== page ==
Neil Young’s Film Lounge – The Haunted Mansion



USA 2003 : Rob MINKOFF : 87 mins

Third Hollywood movie to be based on a theme-park ride after The Country Bears and Pirates of the Caribbean. Source this time is ‘Dark ride’ variant : ghost-train-style shenanigans for kids. Film perhaps a little too scary for target audience. Most upsetting item (even for arachnophobe adults) : the messy (and very early-on) ‘whacking’ of a large non-supernatural spider minding its own business on a wall (let’s hope an octo-ped prosthetic was employed).

Shoddy FX (‘breathing door’ an unwise nod to The Haunting) – all of it laborious and incessantly muzaked-up. Most bizarre screen credit of the year: presence of the Bulgarian Women’s Choir (of Le Mystere des Voix Bulgares eighties fame; later popped up on Kate Bush’s The Sensual World LP; vocally ‘battled’ the tide at Craster.) No mystere of any kind here: flat stuff, sans magic. Eddie Murphy + on-screen wife (Marsha Thomason, gamely and convincingly essaying Yank accent) are estate agents (realtors) checking out implausibly stately mansion put on the market by languid Byronic-Brit aristo (Nathaniel Parker).

Classy supporting cast: Wallace Shawn slumming, Jennifer Tilly (gets most of good laughs as disembodied spirit head residing in a crystal ball.) Terence Stamp glowers as aristo’s butler. What’s happening to Stamp’s career? Post-Limey, he’s returned to demeaning roles. How? Who is his agent? Does he have one? So desperate for work??? Reduced to ramrod-stiff Karloffish ‘scary albino’ (who doesn’t even speak English correctly at one point: “He hung himself”, rather than “hanged.”)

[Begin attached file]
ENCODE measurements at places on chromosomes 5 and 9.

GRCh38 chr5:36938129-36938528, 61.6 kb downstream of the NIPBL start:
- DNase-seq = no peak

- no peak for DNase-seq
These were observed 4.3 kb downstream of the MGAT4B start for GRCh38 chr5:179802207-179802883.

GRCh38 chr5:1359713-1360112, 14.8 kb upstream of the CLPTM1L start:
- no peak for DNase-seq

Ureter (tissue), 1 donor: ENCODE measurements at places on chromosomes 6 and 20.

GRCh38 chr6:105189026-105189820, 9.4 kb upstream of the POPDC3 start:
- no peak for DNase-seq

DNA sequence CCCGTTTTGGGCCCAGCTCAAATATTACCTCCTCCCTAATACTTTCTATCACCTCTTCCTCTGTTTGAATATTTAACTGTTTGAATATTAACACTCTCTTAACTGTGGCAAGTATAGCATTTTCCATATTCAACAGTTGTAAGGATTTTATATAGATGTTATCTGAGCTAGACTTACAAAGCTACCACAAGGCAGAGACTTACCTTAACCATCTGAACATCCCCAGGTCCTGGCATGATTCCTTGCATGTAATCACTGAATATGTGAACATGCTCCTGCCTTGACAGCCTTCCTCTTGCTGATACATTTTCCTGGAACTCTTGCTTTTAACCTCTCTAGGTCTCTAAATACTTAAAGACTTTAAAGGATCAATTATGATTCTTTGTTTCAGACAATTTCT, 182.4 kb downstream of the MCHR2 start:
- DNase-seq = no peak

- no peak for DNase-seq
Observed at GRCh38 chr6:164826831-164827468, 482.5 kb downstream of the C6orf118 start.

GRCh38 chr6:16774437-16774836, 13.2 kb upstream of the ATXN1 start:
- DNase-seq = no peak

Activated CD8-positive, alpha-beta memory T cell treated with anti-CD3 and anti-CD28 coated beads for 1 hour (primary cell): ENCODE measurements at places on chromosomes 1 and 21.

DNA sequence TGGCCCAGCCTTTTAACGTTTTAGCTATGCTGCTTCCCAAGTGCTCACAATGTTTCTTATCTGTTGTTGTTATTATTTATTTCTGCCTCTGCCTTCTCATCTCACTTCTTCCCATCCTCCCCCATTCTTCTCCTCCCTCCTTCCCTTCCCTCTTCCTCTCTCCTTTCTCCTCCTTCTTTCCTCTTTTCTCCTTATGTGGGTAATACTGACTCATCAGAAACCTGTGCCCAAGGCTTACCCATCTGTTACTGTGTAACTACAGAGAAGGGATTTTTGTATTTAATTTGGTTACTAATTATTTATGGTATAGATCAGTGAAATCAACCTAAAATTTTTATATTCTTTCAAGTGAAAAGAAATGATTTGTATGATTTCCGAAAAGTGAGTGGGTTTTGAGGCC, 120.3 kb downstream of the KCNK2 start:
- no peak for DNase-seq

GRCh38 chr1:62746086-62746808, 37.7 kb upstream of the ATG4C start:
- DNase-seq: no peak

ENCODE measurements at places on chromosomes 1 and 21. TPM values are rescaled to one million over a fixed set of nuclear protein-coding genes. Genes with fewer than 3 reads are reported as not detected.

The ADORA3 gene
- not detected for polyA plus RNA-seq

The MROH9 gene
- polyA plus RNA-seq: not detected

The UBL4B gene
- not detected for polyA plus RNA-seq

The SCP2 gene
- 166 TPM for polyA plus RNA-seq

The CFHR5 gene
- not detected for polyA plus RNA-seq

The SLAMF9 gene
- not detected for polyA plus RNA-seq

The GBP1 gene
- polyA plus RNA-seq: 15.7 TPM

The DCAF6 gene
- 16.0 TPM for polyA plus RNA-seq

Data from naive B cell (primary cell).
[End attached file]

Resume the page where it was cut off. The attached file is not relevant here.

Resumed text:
Expect a little better from Minkoff (who did Stuart Little) and scriptwriter Berenbaum (Elf). Cobbled together, feels as though rewritten/re-edited/generally mucked around with. Collection of scenes: ‘graveyard of ghosts’ segment features veteran British dwarf-actor Deep Roy (continues in steady work – also appears in Big Fish). Some moments of oddball weirdness along the way: amusingly surreal Mighty Wind-ish bit involving five marble-monument barbershop singers: “You left your key … in a mausoleum … down there in Dixie!”

Dixie: all takes place in Louisiana. In traditional Cat and Canary movies all black characters were insultingly confined to Stepin Fetchit comic relief: Murphy one of the first non-white stars. Taken for granted these days. Haunted Mansion has clear but unspoken racial subtext. ‘Albino’ Stamp refers to obstacles blocking his boss’s former-life romance with former-life Thomason: ominous talk that “the union was … unacceptable” as they came from “different … worlds”. Sits uncomfortably with project’s general air of kiddie-oriented larkishness.

27th April, 2004
(seen 23rd January : Cineworld, Milton Keynes CinemaDays event)

by Neil Young